Vitamin D deficiency is associated with certain malignancies such as breast, prostate and colon cancer. An interest in the relationship between vitamin D deficiency and thyroid cancer sparked due to this. Thyroid cancer affects the cells of your thyroid, which is a small gland at the front of your neck. Thyroid cancer is rare in the United States. However, rates are rising, according to Mayoclinic.com. Consult your doctor first if you are considering supplementing vitamin D.
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The thyroid gland is part of the endocrine system, which is a group of organs that secrete and circulate hormones. Your pituitary gland controls each endocrine organ's hormone levels. When levels are elevated, your pituitary, a pea-size gland at your brain's base, triggers the organ to decrease production. Your thyroid gland produces two hormones. They are called triiodothyronine and thyroxine, also known as T3 and T4, respectively. Thyroid hormones control the speed with which your body uses energy, known as metabolism.
Researchers at the department of internal medicine, endocrinology, and metabolism at the University of Nebraska Medical Center in Omaha evaluated vitamin D status in patients with thyroid cancer and nodules. A thyroid nodule comprises a growth in the gland. The researchers found that vitamin D deficiency is similarly found in both thyroid disease groups. They also found that thyroid cancer and nodule patients have a higher vitamin D deficiency prevalence than the general population. Their findings are published in the volume 2010 issue of the "International Journal of Endocrinology."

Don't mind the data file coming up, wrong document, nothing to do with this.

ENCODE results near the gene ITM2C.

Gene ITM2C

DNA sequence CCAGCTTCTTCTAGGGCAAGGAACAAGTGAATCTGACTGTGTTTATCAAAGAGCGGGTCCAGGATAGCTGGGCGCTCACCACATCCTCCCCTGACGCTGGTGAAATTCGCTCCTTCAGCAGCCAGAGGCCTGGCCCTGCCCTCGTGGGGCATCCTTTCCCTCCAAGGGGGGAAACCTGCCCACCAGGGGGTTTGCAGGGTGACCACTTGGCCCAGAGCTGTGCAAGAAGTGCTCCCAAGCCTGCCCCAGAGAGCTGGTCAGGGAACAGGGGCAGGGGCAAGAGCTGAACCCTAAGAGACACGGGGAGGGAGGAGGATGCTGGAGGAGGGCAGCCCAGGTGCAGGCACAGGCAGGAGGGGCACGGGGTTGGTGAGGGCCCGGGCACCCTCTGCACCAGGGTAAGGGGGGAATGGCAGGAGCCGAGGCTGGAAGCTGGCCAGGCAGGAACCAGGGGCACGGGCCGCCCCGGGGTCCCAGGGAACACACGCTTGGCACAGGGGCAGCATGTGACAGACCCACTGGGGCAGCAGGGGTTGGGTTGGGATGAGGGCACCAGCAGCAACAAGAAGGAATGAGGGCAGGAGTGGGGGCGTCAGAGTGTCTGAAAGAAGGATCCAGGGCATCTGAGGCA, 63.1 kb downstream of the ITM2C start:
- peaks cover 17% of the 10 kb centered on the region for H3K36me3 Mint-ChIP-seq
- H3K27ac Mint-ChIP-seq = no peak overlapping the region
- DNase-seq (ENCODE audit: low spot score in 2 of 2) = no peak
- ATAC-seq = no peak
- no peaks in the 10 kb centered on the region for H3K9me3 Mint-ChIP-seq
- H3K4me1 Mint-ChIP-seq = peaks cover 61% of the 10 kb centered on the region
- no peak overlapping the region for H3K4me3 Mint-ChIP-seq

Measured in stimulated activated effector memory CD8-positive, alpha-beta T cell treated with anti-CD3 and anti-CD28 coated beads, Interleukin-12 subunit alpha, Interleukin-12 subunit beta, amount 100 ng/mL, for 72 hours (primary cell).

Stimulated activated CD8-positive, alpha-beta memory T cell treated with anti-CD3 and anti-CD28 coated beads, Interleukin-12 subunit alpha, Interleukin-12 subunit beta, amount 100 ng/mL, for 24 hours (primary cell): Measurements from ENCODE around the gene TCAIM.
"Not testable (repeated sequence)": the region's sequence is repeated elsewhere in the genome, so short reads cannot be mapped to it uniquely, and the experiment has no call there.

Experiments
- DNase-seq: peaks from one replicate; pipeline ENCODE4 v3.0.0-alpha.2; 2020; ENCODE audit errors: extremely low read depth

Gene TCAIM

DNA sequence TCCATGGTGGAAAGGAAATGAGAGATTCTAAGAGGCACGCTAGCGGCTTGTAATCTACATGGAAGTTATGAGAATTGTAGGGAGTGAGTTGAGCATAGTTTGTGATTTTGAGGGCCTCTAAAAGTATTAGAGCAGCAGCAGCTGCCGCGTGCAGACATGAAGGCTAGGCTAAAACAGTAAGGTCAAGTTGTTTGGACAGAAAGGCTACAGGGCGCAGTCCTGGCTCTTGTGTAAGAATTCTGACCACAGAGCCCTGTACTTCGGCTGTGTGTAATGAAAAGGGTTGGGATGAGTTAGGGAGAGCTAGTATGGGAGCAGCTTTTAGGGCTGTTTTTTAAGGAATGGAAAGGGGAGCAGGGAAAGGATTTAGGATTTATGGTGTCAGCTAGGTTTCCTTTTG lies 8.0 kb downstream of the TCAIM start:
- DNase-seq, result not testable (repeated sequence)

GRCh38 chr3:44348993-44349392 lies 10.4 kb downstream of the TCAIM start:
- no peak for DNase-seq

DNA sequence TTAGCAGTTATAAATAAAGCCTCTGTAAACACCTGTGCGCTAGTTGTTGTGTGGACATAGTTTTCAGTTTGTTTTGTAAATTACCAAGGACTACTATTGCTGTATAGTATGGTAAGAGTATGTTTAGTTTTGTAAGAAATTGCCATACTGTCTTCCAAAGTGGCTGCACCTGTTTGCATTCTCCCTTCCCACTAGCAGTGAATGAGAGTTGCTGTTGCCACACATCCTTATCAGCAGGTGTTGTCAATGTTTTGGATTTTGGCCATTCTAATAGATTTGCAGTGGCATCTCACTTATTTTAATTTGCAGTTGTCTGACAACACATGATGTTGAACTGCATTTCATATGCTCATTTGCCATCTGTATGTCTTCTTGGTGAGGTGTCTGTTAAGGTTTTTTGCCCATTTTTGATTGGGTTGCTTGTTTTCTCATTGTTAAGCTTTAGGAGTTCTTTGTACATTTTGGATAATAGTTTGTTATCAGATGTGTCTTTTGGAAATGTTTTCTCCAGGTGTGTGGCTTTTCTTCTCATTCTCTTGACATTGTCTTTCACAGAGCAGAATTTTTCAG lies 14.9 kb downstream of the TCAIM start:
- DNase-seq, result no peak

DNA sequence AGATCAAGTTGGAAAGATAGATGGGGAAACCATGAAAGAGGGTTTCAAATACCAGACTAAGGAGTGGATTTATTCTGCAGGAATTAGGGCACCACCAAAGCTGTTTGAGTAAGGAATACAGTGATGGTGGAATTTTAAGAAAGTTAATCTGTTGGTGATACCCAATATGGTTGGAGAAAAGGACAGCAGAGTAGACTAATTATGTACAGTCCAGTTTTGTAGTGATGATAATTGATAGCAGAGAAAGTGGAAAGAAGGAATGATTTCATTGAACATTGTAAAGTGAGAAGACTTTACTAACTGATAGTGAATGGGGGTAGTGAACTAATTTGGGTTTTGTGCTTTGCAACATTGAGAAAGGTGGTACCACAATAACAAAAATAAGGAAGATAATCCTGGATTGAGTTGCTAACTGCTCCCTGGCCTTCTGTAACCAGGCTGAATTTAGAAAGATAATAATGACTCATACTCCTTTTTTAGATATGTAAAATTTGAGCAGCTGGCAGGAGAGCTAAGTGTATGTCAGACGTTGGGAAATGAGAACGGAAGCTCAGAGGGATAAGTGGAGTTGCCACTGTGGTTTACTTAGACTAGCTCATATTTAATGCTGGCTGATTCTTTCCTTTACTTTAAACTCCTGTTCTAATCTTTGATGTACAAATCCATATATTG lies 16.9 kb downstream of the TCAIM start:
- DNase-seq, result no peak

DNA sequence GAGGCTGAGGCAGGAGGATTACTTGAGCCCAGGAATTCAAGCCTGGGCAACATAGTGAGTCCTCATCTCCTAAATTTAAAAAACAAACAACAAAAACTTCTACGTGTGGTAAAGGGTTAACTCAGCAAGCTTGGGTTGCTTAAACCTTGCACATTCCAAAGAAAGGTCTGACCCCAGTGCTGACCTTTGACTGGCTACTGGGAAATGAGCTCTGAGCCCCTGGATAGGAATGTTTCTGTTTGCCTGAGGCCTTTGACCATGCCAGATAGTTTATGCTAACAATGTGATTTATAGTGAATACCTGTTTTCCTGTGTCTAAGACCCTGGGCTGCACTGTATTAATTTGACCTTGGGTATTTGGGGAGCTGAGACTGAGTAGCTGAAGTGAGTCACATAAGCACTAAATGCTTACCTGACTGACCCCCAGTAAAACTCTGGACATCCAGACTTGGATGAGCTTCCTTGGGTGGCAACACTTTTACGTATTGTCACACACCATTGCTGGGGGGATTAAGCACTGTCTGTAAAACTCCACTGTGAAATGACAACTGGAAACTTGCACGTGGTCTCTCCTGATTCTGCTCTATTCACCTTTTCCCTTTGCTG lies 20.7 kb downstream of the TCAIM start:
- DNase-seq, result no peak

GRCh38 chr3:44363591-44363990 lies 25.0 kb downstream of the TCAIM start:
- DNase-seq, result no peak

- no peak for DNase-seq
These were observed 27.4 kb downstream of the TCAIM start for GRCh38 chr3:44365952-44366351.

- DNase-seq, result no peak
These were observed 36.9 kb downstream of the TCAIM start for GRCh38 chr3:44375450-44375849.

Vitamin D in Cancer Prevention
Throughout the U.S. vitamin D status differs among race and geographic location. The darker your skin color, the higher your risk for vitamin D deficiency. Vitamin D appears to lower cancer risk, according to a review of 63 observational studies in the PubMed database. The review is published in the February 2006 issue of the "American Journal of Public Health."
Vitamin D Requirement
There is some evidence that increasing your vitamin D level may decrease your cancer risk. Vitamin D is a substance that is inactive on its own. Your skin makes it as a result of sun exposure and you get it from your diet. Your liver converts it to 25-hydroxyvitamin D, which is the active form. Vitamin D helps your body absorb calcium and also helps modulate your immune system. Adults under 50 should get 5 mg of vitamin D daily, while those over 50 should get twice that amount.